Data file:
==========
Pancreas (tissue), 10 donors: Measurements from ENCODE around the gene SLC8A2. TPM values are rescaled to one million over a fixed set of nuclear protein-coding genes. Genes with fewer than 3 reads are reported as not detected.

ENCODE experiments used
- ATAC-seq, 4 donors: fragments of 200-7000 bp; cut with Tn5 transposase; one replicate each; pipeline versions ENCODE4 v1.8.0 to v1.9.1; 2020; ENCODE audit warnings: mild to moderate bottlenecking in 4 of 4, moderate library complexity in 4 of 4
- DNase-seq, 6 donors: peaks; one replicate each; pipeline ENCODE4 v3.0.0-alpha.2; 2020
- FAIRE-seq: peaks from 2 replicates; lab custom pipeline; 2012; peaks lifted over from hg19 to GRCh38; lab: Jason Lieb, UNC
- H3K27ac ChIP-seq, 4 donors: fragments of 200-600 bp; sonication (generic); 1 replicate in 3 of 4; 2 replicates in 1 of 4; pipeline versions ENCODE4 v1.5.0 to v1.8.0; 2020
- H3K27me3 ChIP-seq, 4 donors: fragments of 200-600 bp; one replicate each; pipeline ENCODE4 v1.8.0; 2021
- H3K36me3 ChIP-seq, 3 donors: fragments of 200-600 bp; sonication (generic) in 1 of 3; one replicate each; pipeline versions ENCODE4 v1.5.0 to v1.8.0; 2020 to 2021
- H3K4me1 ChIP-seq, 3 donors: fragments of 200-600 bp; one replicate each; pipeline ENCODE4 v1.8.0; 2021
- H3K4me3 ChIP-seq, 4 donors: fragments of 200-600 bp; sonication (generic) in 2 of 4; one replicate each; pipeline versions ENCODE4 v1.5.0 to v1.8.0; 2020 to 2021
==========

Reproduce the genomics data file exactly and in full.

Pancreas (tissue), 10 donors: Measurements from ENCODE around the gene SLC8A2. TPM values are rescaled to one million over a fixed set of nuclear protein-coding genes. Genes with fewer than 3 reads are reported as not detected.

ENCODE experiments used
- ATAC-seq, 4 donors: fragments of 200-7000 bp; cut with Tn5 transposase; one replicate each; pipeline versions ENCODE4 v1.8.0 to v1.9.1; 2020; ENCODE audit warnings: mild to moderate bottlenecking in 4 of 4, moderate library complexity in 4 of 4
- DNase-seq, 6 donors: peaks; one replicate each; pipeline ENCODE4 v3.0.0-alpha.2; 2020
- FAIRE-seq: peaks from 2 replicates; lab custom pipeline; 2012; peaks lifted over from hg19 to GRCh38; lab: Jason Lieb, UNC
- H3K27ac ChIP-seq, 4 donors: fragments of 200-600 bp; sonication (generic); 1 replicate in 3 of 4; 2 replicates in 1 of 4; pipeline versions ENCODE4 v1.5.0 to v1.8.0; 2020
- H3K27me3 ChIP-seq, 4 donors: fragments of 200-600 bp; one replicate each; pipeline ENCODE4 v1.8.0; 2021
- H3K36me3 ChIP-seq, 3 donors: fragments of 200-600 bp; sonication (generic) in 1 of 3; one replicate each; pipeline versions ENCODE4 v1.5.0 to v1.8.0; 2020 to 2021
- H3K4me1 ChIP-seq, 3 donors: fragments of 200-600 bp; one replicate each; pipeline ENCODE4 v1.8.0; 2021
- H3K4me3 ChIP-seq, 4 donors: fragments of 200-600 bp; sonication (generic) in 2 of 4; one replicate each; pipeline versions ENCODE4 v1.5.0 to v1.8.0; 2020 to 2021